Leading article: Lords reform must be delayed no longer

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The Independent Online

For longer than any of us can remember – for nearly 150 years, in fact – politicians have said that something needs to be done about that museum piece called the House of Lords. Occasionally a government has tinkered with it, as when the Labour government cut the number of hereditary peers to 92. But no government has taken a clear position on what the House of Lords is for, how many members it should have, and how those members are to be chosen. Consequently we still have this hotchpotch of a chamber, of indeterminate size, some of whose members are there by right of birth, some are ex-politicians in semi-retirement, and some are valuable additions to Parliament, appointed for their experience and expertise in other fields.

It is understandable why governments are shy of Lords reform. When the late Robin Cook attempted it, a decade ago, he could not find a way past the obstacle that while most MPs agreed that the Lords should be reformed there was no agreement over how it should be done. Even if the Commons made up its mind what to do, the legislation would then need to go to the Lords, where the old timeservers would inevitably try to block it.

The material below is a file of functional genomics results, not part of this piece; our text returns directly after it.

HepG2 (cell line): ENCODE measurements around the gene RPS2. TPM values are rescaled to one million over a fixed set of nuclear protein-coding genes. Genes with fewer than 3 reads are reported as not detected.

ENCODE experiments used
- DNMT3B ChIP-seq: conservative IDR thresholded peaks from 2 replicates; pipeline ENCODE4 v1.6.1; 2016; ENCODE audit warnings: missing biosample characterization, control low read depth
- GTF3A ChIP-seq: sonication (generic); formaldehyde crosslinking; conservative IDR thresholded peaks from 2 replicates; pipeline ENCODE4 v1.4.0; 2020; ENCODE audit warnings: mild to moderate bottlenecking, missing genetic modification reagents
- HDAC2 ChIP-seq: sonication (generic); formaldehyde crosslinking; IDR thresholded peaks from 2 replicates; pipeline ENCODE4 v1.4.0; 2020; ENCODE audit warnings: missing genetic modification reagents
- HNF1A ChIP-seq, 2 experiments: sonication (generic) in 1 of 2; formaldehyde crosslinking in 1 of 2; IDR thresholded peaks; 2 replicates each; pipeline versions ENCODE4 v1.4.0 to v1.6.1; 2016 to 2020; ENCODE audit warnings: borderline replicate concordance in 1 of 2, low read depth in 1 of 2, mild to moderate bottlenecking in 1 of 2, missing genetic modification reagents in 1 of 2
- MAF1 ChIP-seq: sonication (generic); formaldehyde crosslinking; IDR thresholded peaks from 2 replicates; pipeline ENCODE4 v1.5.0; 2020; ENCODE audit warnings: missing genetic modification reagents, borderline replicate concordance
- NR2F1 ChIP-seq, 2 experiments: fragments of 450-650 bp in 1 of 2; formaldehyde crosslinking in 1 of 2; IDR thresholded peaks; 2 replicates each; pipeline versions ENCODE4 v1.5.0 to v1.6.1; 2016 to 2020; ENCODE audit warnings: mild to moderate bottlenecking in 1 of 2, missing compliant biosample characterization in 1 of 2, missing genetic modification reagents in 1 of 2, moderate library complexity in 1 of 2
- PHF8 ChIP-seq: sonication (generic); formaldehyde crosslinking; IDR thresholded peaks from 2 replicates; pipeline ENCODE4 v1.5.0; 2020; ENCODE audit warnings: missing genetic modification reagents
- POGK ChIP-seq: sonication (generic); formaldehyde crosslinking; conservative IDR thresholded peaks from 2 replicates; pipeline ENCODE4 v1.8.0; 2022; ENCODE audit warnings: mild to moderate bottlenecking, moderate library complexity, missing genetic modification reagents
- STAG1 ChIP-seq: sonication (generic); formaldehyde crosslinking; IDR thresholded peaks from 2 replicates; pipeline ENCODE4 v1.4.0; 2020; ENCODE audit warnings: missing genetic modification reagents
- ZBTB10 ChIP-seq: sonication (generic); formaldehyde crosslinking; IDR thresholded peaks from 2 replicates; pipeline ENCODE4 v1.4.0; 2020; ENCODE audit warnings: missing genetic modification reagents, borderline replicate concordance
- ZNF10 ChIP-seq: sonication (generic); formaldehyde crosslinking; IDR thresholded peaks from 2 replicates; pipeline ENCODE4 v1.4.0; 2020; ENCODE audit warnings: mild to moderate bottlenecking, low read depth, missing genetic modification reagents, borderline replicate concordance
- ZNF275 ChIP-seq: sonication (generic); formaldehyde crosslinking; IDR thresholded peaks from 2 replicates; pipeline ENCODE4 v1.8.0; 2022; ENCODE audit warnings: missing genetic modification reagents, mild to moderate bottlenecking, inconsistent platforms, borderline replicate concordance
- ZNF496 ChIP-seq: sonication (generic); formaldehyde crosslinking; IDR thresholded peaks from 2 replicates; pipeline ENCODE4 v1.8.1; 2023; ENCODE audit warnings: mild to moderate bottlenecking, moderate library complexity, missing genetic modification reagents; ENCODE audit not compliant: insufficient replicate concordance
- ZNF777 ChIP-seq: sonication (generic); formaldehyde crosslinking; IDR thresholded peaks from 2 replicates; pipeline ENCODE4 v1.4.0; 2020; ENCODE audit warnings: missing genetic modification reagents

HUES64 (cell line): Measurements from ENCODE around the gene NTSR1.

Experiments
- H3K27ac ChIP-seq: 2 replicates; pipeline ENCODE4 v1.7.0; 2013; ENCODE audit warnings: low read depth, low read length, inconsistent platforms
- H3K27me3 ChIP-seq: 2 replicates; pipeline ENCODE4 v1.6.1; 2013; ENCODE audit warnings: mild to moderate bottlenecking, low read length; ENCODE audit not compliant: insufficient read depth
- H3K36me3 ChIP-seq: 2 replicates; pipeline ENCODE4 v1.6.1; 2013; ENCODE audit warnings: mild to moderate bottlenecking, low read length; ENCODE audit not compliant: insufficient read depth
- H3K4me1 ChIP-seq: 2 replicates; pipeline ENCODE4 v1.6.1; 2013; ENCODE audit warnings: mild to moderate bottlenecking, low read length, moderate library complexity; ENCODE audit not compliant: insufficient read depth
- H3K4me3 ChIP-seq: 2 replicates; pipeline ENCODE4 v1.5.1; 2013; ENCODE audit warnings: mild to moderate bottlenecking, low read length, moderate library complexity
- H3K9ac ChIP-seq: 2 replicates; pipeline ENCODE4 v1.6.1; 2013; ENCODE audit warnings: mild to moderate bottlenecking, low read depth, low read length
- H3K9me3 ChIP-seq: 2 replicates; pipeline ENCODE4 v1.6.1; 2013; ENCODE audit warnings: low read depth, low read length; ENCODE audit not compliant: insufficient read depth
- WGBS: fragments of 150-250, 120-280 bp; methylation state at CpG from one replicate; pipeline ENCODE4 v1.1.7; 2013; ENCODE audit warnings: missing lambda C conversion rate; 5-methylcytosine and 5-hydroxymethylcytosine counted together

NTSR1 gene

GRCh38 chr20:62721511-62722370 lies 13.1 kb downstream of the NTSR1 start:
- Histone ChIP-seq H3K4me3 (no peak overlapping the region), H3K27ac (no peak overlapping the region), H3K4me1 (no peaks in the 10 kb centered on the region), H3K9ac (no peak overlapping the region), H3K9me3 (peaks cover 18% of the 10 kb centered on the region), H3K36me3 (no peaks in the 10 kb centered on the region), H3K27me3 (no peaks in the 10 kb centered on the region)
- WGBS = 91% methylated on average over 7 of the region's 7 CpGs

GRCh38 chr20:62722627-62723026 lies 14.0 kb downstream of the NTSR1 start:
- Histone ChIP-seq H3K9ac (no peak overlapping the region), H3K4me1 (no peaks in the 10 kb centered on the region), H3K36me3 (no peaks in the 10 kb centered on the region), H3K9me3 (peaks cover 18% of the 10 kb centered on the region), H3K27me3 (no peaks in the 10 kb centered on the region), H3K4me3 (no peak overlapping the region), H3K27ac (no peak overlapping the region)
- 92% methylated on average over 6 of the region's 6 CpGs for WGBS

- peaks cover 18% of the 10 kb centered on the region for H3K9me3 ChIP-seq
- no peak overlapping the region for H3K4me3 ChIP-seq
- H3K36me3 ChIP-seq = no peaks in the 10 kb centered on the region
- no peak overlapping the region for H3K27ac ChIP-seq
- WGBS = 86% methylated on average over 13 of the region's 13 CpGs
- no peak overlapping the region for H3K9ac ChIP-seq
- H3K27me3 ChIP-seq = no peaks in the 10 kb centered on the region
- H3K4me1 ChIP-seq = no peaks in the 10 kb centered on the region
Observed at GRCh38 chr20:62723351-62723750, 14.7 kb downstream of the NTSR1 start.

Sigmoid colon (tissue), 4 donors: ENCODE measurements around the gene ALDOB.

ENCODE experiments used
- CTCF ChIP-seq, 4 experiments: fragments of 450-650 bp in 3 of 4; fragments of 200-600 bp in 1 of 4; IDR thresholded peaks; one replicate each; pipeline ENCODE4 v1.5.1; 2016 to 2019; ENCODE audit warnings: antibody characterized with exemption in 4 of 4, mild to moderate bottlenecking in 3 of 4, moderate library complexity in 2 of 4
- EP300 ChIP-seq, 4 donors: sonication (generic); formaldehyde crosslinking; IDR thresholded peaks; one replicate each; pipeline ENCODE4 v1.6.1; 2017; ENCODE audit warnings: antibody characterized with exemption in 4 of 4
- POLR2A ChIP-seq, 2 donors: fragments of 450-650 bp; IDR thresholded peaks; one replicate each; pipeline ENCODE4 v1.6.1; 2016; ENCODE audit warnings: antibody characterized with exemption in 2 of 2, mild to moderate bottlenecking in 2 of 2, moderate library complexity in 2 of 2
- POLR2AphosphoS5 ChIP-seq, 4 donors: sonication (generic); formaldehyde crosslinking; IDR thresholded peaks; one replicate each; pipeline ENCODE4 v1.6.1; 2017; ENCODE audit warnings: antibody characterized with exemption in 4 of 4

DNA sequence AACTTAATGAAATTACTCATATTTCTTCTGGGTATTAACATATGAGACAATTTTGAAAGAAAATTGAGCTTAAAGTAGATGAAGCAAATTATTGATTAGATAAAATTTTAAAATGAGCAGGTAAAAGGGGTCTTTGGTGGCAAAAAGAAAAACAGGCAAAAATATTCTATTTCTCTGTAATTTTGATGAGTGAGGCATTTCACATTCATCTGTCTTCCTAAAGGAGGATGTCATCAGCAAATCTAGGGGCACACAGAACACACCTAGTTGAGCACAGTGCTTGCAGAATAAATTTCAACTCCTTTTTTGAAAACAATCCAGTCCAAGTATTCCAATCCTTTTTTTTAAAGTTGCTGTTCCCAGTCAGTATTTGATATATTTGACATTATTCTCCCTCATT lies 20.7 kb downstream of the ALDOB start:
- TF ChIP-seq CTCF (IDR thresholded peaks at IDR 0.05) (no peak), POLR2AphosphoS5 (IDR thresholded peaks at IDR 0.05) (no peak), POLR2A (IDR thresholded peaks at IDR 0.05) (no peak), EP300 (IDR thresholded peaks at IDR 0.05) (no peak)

Despite the problems, this is a nettle that must be grasped. David Cameron is in the process of reducing the House of Commons from 650 to 600. If 650 elected MPs are too many, then so by a very long way are 792 unelected peers. The draft proposals being drawn up in Nick Clegg's department are expected to recommend a chamber that is 80 per cent elected, 20 per cent appointed. Some will argue that it would be more radical and more democratic to make it 100 per cent elected, but the danger then is that those peers who bring real expertise to Parliament will disappear, to be replaced by people who are good at standing for election.

There will necessarily be a long, slow, process from the publication of the draft proposals in May to the day when old peers are actually told to pack up their ermine and leave, but the important thing is that it must happen. This is not so much a matter of dragging the Lords into the 21st century. Just getting them into the 20th century would be a start.